Workers frequently face intimidation tactics by employers for unionizing — a fact Gabe Ocasio-Meijas, a Starbucks barista at Orlando International employed through HMSHost, knows only too well. Meijas was fired over a year ago from his job at MCO due to what he, and eventually the National Labor Relations Board, determined to be an act of retaliation for organizing.
As a result of the NLRB decision, Meijas was recently able to get his job back. “I stand here in solidarity with every single one of you,” Meijas said on Thursday. He said his union, Unite Here, has the votes they need at MCO to file for a union election — which requires a show of interest from at least 30% (ideally closer to 50%) of eligible workers. “We’re going to get a union,” he stressed on Thursday. “We’re going to make sure that MCO is going to be organized wall-to-wall.”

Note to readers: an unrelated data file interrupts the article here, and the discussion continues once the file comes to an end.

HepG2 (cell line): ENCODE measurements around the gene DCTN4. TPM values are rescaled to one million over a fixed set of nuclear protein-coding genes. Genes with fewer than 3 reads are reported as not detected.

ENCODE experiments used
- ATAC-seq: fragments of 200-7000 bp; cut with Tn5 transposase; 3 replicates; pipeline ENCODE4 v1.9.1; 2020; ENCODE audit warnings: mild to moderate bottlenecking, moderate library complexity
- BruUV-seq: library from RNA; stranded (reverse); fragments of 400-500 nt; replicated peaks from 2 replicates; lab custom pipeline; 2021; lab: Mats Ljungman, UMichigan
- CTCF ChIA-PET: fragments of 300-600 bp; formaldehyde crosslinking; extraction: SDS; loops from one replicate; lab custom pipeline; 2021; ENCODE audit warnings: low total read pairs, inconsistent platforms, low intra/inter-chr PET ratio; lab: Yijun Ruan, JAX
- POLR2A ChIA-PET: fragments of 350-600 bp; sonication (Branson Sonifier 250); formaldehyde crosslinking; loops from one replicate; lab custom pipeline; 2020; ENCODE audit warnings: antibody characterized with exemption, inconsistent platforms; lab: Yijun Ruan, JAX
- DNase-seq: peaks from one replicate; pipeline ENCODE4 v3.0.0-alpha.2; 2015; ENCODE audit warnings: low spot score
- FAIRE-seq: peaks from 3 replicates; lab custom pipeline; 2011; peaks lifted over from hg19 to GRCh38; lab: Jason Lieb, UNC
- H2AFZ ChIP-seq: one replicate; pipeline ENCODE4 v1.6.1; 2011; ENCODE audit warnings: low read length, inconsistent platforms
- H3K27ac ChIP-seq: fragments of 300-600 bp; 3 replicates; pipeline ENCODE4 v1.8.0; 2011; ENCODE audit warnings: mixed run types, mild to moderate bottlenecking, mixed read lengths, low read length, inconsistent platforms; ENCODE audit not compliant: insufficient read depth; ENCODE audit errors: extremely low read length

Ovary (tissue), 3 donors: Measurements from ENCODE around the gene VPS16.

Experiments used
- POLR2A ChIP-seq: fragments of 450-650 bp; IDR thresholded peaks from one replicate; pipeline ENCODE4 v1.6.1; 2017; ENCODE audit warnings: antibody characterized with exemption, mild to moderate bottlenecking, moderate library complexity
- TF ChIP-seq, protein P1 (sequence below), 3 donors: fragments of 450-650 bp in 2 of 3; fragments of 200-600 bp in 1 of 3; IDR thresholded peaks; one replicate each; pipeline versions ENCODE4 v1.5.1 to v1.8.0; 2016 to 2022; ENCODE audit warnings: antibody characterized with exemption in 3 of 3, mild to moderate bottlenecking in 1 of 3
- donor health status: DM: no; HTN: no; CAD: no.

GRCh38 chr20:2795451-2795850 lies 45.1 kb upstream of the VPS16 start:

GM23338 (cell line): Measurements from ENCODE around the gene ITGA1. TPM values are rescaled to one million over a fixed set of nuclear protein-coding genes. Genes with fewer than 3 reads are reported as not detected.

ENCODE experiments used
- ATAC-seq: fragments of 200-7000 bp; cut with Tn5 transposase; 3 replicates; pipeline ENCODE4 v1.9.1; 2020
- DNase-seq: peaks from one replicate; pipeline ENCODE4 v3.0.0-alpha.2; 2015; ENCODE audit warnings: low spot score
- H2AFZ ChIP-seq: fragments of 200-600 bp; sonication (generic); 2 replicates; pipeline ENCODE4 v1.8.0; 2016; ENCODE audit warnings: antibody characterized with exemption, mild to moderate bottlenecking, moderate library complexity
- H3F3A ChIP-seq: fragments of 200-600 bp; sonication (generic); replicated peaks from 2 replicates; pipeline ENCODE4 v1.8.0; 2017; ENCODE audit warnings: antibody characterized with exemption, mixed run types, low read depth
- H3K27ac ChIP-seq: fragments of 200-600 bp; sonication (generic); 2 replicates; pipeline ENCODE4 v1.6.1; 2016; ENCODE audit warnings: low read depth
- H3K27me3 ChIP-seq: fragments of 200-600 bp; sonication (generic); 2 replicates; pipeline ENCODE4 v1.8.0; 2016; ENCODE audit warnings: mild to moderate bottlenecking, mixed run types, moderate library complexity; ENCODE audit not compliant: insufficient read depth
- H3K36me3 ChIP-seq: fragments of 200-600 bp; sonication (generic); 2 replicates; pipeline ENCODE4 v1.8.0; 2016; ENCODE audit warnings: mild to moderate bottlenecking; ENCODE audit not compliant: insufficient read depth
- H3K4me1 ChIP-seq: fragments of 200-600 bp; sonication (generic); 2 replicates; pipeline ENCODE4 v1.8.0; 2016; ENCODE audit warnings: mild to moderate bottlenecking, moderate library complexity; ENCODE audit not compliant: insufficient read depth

The Orlando strike was one of several actions last week organized by 32BJ SEIU, which has won local living wage standards, benefits and union recognition for 32,000 airport workers nationwide.
“Airport workers throughout the country are calling on airlines and their contractors to commit to making airport jobs good jobs by paying their employees what they’re worth and offering essential benefits like paid sick days and healthcare,” the union said. “If airlines won’t step up and make air travel reliable again, then there must be national oversight and accountability, including fair wages and benefits for airport workers — so our airports are safely staffed with well-trained people who have what they need to thrive, not just survive.”